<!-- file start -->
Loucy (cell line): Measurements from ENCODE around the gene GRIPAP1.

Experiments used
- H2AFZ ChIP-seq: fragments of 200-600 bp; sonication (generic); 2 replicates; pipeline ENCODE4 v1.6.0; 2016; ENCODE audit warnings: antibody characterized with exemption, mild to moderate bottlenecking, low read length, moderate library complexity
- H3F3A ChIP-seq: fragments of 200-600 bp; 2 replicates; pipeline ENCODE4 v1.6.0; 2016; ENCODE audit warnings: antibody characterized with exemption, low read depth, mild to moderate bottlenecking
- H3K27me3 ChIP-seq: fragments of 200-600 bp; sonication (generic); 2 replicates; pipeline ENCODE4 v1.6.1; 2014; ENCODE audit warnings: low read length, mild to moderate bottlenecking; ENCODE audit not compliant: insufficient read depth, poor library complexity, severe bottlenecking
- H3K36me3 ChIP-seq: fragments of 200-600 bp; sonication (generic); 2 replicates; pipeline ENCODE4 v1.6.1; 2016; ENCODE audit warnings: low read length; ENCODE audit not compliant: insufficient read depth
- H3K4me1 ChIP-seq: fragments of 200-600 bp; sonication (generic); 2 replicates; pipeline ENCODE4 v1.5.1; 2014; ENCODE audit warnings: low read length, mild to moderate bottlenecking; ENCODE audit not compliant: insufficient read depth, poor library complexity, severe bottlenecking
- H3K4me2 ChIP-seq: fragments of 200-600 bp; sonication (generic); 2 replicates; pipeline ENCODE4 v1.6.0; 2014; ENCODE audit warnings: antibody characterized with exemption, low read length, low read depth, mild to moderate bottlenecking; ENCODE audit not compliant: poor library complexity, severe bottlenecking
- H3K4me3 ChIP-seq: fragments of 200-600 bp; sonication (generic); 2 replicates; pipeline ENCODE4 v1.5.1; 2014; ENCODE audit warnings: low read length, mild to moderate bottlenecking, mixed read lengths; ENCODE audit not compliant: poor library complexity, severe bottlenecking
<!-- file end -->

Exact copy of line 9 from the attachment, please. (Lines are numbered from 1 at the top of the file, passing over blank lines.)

- H3K4me3 ChIP-seq: fragments of 200-600 bp; sonication (generic); 2 replicates; pipeline ENCODE4 v1.5.1; 2014; ENCODE audit warnings: low read length, mild to moderate bottlenecking, mixed read lengths; ENCODE audit not compliant: poor library complexity, severe bottlenecking